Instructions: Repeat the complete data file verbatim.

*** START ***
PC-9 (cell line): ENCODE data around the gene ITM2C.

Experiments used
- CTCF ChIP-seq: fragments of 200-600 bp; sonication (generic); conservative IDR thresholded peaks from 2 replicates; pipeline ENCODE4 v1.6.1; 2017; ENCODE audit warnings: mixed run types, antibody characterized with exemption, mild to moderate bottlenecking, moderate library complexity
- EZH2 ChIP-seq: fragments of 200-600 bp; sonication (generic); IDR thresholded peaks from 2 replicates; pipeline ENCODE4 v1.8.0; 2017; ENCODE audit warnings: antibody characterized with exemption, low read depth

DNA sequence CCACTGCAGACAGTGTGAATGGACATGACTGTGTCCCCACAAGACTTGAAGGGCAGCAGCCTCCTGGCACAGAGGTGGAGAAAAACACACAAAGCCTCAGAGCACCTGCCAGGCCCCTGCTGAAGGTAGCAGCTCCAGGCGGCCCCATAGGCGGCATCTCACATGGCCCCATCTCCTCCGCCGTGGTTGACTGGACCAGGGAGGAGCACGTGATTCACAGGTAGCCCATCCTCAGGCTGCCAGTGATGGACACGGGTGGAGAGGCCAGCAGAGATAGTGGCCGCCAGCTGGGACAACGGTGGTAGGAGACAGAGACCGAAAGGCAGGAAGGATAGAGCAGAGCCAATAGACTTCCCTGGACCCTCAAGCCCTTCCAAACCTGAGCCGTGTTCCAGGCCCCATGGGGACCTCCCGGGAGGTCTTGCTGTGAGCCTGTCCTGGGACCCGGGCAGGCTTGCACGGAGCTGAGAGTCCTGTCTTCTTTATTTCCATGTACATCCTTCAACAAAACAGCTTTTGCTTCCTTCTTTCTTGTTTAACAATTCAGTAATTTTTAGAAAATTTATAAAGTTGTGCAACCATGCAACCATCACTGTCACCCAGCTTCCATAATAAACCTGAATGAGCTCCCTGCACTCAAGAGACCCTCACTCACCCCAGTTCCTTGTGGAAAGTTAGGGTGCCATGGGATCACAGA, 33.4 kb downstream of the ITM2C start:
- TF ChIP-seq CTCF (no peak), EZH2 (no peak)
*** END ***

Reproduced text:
PC-9 (cell line): ENCODE data around the gene ITM2C.

Experiments used
- CTCF ChIP-seq: fragments of 200-600 bp; sonication (generic); conservative IDR thresholded peaks from 2 replicates; pipeline ENCODE4 v1.6.1; 2017; ENCODE audit warnings: mixed run types, antibody characterized with exemption, mild to moderate bottlenecking, moderate library complexity
- EZH2 ChIP-seq: fragments of 200-600 bp; sonication (generic); IDR thresholded peaks from 2 replicates; pipeline ENCODE4 v1.8.0; 2017; ENCODE audit warnings: antibody characterized with exemption, low read depth

DNA sequence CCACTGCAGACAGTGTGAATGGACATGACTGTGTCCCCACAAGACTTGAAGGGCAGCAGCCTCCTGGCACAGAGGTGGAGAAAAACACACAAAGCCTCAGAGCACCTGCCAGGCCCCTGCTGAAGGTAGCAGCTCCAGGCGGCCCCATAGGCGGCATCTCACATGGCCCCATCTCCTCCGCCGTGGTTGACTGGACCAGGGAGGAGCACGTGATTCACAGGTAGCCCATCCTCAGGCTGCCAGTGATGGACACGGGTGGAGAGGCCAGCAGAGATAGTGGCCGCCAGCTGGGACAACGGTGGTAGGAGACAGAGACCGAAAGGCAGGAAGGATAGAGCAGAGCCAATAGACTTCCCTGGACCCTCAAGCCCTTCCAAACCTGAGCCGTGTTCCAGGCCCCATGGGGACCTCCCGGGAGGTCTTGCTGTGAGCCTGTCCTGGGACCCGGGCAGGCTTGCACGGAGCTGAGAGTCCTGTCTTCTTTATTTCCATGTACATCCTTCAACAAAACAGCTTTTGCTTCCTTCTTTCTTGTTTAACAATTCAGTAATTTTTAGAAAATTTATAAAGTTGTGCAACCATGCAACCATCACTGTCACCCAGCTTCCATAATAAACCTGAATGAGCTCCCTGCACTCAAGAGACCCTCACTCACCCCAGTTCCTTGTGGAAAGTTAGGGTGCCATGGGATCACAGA, 33.4 kb downstream of the ITM2C start:
- TF ChIP-seq CTCF (no peak), EZH2 (no peak)